Weather: Clear, 68 degrees, wind 070 degrees at 3 knots

Today was just too cool, and I'll get to that shortly. Gina's parents came down to visit for a couple days so I got the chance to take her dad flying this morning. He's been up in small planes before (Cessnas mainly) but never in a taildragger. Given the gorgeous summer morning the only option in my mind was a Cub with the door wide open. So we headed down to Stewart and I was able to get into the 65 hp yellow beauty for an hour.

The grass was still wet with dew as we rolled down the turf and softly launched into the sky. He didn't have any preferences as far as where to fly, so I first went down the valley on my usual sightseeing route. Flying about 1,000 feet above the trees as we paralleled the valley in the early morning air provided some spectacular views. I pointed out Cincinnati off in the haze as well as Kings Island, where he and Gina spent all day yesterday.

As I turned back to the North, I saw what appeared to be a plane of decent size out over the lake. Now I knew that the Collings Foundation had brought their Wings of Freedom Tour to Wright Brothers Airport this week, so I had a feeling that's what I was seeing in the distance. After a minute, I was all but certain that I was looking at a beautiful B-17 bomber circling around Caesar Creek Lake. Knowing they were likely on one of their flying tours (which run a tidy $425 per person that would be worth every penny, in my opinion - it's on my bucket list) I flew us over towards Wright Brothers in hopes of catching another glimpse.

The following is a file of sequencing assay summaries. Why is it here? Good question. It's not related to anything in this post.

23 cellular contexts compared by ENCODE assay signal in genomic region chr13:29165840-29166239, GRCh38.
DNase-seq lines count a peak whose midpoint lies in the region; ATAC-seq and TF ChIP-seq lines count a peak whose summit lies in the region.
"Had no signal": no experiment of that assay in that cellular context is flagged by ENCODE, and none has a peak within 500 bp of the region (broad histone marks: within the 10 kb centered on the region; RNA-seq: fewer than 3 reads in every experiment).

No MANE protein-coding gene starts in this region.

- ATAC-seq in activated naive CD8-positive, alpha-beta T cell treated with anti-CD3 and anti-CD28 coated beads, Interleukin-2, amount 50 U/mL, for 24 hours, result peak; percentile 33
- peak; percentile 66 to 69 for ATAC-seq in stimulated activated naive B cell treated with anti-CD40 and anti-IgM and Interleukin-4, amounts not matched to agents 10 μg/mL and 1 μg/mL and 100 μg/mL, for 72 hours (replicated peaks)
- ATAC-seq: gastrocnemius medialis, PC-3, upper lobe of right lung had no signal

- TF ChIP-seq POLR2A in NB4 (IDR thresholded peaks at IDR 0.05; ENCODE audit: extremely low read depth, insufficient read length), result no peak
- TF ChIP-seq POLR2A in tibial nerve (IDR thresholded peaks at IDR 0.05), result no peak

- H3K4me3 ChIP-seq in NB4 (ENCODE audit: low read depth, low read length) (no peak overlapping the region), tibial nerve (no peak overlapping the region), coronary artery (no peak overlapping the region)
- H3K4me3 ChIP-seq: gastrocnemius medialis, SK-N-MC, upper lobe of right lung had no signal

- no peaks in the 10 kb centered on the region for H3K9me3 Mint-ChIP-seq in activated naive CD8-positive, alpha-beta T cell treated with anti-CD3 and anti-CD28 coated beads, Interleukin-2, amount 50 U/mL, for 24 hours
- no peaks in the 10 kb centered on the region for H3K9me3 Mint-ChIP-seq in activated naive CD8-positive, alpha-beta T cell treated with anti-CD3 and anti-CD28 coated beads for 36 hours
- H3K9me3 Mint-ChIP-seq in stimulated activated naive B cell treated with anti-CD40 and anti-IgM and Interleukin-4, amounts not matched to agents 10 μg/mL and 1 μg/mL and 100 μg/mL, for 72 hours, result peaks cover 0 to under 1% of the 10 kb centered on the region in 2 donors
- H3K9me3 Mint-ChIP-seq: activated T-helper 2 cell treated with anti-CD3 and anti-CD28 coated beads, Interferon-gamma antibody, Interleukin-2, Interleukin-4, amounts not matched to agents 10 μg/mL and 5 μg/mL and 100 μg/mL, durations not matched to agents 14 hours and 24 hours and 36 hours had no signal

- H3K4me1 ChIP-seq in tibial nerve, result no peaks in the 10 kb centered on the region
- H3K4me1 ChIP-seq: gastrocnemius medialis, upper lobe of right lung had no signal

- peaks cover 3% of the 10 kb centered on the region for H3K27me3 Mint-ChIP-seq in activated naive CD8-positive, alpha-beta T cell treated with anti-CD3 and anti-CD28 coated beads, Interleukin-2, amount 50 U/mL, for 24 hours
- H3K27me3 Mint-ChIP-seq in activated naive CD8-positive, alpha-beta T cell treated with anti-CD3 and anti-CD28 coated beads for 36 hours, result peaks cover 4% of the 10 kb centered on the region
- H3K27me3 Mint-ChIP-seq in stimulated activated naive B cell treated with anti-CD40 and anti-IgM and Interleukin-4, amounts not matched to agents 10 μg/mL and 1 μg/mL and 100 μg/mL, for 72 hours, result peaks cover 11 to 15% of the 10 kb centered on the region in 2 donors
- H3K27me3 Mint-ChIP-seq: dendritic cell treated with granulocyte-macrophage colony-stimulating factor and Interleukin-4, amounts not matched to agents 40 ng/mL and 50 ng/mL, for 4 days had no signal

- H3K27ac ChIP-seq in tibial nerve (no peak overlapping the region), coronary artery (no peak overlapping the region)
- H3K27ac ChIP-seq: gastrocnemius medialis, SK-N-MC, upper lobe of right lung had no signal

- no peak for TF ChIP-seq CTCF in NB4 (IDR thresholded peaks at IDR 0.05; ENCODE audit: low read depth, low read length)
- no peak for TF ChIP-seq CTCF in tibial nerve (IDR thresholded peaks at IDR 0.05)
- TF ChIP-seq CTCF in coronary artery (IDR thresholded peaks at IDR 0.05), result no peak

This morning's route over the Ohio countryside

On the way we flew over a farm that I first passed by last summer on my second solo flight in the Champ. They've got an awesome piece of art carved into their crops. You can see the photo I took last year by clicking here. This time, I was able to circle around for a better view and there's actually a waypoint marked in the GPS track (link at the bottom of the post) if you open it in Google Earth. In case you're wondering, it's a french horn with 'Music the Universal Language' written around the design. Pretty cool.